For many, the lower-premium plans can mean fewer options and higher prices for things they have no choice about—EpiPens, for example. "The inherent tradeoff in high-deductible health plans is lower monthly premiums," says Karen Pollitz, a senior fellow at Kaiser Family Foundation working on health reform and private insurance issues. "For individuals who don’t get sick, that tradeoff can work, but if sudden illness or injury strikes, monthly premium savings can be more than offset by your out-of-pocket expenses."

And while HDHPs are supposed to steer consumers away from low-value care, such as overused tests and treatments, the plans don't necessarily make consumers better shoppers of healthcare, and, worse, can also lead people to cutting back on needed care. That's according to recent research by Consumers Union, the policy and mobilization arm of Consumer Reports. 

A 2014 Commonwealth Fund survey found something similar: Two in five adults with a deductible that was high relative to their income reported delaying needed care, including not filling a prescription and skipping a medical test, because of the out-of-pocket costs associated with their deductible.

"Consumers deserve to have timely, actionable price and quality information on treatments and providers, but we shouldn't expect it to make our markets work better," says Lynn Quincy, the director of the Health Care Value Hub for Consumers Union. "We need to use different approaches to really bring down the underlying cost of healthcare."

What to Do Now

If you use a high-deductible insurance plan, keeping your prices manageable means understanding your plan's benefit design up front. Your plan's Summary of Benefits will explain how cost sharing works for each covered benefit. Here are five more ways to save on your care and medications: 

Take advantage of preventive services. Many high-deductible plans feature little to no out-of-pocket costs for preventive screenings and office visits—something that many consumers on HDHPs may not know, according to a 2012 Health Affairs study.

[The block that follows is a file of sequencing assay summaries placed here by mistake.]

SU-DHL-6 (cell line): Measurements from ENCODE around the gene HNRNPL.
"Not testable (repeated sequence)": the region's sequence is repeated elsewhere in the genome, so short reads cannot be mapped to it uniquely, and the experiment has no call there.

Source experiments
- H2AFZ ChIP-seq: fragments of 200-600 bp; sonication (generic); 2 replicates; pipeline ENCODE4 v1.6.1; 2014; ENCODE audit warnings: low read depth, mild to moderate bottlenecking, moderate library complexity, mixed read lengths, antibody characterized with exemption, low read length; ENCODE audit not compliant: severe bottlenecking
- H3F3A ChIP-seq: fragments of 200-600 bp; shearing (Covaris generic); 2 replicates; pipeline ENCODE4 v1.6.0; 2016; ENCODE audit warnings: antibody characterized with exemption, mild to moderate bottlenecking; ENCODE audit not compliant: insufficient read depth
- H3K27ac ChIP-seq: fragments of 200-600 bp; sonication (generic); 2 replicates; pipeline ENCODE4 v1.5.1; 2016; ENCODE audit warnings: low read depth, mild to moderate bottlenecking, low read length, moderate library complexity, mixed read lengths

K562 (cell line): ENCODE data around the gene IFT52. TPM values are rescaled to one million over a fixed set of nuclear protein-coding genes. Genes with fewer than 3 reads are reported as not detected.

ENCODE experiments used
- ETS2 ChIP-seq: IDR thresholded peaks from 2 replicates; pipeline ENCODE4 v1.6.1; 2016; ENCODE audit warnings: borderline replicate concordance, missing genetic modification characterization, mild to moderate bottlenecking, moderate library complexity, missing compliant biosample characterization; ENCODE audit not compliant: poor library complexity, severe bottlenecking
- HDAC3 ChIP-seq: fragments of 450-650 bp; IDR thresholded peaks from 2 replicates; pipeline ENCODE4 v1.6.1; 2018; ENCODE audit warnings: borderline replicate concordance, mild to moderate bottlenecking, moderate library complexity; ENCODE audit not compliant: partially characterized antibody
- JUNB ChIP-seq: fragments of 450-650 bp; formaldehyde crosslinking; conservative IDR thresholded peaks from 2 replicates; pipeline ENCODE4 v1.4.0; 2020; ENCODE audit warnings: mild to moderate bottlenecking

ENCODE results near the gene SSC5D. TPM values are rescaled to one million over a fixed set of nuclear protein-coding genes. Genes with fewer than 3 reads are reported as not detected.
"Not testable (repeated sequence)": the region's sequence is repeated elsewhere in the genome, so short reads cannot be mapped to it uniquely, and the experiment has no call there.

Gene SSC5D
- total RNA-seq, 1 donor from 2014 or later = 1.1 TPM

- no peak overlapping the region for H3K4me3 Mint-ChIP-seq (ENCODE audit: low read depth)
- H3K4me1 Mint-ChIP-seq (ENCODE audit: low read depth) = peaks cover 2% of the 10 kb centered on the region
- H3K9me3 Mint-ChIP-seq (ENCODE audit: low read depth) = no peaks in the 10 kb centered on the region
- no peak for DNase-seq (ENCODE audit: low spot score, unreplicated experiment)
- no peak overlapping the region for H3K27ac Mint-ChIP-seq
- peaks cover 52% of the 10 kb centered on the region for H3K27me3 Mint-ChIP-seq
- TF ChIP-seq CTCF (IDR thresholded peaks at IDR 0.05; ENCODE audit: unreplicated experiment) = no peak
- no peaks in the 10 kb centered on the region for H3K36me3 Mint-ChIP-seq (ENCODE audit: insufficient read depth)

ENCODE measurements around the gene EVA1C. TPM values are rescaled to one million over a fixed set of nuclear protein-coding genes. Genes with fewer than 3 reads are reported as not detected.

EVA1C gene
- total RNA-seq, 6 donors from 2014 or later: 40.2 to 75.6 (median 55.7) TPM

Consider paying out of pocket. Some medications might cost less if you pay without using insurance. That's because many chain and big-box stores offer hundreds of common generics at prices as low as $4 for a 30-day supply and $10 for a 90-day supply for people who pay out of pocket. (Note that most discount programs are open to people with Medicare, Medicaid, or Tricare insurance.) Keep in mind that if you do bypass your insurance and pay the retail price, money spent on your prescription won’t count toward your deductible or out-of-pocket maximums. 

Shop around. Many insurers provide pricing tools and calculators on their websites that can help make it easier to compare costs within your network. And since prices for medications can vary from one pharmacy to the next, before filling a prescription, call several pharmacies and ask for the lowest possible price. Also check GoodRx.com to learn its “fair price” and use that to negotiate if a pharmacist quotes you a higher price.

Skip care and drugs you don't need. Doctors often prescribe drugs or order tests you don't need. For example, you rarely need antibiotics if you have bronchitis, a sore throat, or a sinus infection. Those drugs won't help you feel better, and what's worse, can promote the spread of superbugs. See our Choosing Wisely materials to learn about when to question tests, treatments, and drugs.  

Do your research during open enrollment. When it comes to shopping for a new plan during your open enrollment period, don't wait until the last minute—and don't rush to the cheapest plan. Give yourself ample time to compare coverage options and choose a plan that covers the health services and medications you need. If you opt for a high-deductible plan, consider an HSA that allows you to cover out-of-pocket costs with money set aside in a tax-free account.